There has been a 27% cut in resources for drug treatments, and as a result people are dying unnecessarily. I am afraid that we are not being bold enough in saying that we can save these lives and benefit people's wider communities if we are just prepared to take the step of destigmatising drugs and seeing drug use as an illness rather than something for which, for personal possession, people should be banged up in jail. We should allow our police forces to continue to go after the dealers—the Mr Bigs—rather than criminalise people, especially given that, frankly, we saw competitive drug-taking stories during the Conservative leadership election. I would ask whether any of those people would have been in the position they were had they had a criminal record.

The point is that people are dying completely unnecessarily because of our current policies. Our drug policies are failing, and they are particularly failing those who are dying, their families and all the wider communities that are being subjected to the harms of unnecessary acquisitive crime, discarded dirty needles and so forth. Let us look at the evidence, and let us be bold—not just on drugs policy, but on so many of the other things that are leading to serious health inequalities, such as childhood obesity. Let us be evidence-led in our policy and let us try to get away from the party divisions.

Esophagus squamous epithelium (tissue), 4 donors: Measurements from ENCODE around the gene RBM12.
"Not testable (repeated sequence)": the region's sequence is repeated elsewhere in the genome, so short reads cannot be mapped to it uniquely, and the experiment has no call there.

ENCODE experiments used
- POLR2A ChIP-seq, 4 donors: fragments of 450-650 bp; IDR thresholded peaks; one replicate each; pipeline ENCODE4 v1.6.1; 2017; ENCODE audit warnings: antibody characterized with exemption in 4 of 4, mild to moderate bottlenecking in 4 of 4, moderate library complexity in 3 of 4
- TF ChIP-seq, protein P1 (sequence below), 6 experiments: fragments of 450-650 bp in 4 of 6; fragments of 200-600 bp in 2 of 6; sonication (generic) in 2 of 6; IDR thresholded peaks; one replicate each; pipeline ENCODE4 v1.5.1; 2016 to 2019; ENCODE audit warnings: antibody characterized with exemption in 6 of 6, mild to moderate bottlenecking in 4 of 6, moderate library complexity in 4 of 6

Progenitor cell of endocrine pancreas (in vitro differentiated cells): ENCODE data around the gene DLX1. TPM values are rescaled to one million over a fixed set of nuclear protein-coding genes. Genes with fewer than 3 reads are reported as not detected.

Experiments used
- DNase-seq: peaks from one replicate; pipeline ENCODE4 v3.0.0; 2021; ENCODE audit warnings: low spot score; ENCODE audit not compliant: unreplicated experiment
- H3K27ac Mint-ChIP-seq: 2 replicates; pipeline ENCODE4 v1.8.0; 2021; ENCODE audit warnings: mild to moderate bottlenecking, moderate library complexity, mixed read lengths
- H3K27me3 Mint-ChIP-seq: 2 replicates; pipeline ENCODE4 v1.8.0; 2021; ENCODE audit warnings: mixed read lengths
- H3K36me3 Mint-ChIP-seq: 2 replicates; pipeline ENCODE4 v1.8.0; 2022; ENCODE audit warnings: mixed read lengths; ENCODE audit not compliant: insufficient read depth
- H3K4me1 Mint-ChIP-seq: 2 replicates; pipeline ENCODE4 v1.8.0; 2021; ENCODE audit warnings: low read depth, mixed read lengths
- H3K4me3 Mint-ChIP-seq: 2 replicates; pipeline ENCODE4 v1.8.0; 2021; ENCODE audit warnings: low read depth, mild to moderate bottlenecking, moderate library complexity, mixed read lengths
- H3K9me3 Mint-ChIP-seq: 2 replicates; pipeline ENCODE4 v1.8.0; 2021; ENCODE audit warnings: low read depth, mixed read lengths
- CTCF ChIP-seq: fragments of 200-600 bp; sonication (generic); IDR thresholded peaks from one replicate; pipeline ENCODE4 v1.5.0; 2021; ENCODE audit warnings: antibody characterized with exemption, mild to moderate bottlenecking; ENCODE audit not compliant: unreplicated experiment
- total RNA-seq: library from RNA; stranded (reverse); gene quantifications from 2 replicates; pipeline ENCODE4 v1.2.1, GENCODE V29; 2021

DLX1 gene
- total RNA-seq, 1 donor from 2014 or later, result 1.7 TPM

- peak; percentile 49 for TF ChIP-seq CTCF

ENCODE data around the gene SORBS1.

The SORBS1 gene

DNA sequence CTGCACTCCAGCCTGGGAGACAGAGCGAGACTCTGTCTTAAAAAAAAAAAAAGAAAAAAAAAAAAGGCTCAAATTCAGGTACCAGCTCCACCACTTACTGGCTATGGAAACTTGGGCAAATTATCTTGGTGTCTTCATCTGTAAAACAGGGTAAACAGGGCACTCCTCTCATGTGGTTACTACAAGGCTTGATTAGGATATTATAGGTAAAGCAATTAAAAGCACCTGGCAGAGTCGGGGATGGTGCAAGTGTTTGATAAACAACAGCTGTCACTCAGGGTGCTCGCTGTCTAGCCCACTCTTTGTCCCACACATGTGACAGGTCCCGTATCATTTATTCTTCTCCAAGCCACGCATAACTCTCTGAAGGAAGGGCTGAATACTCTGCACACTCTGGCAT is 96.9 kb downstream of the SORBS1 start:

In closing, I would just like to express again my sincere thanks to all those who are helping us out there in our emergency services.

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21 OCT 2019

Preparations for Leaving the European Union

Sarah Wollaston Chair, Health and Social Care Committee, Chair, Liaison Committee (Commons), Chair, Liaison Committee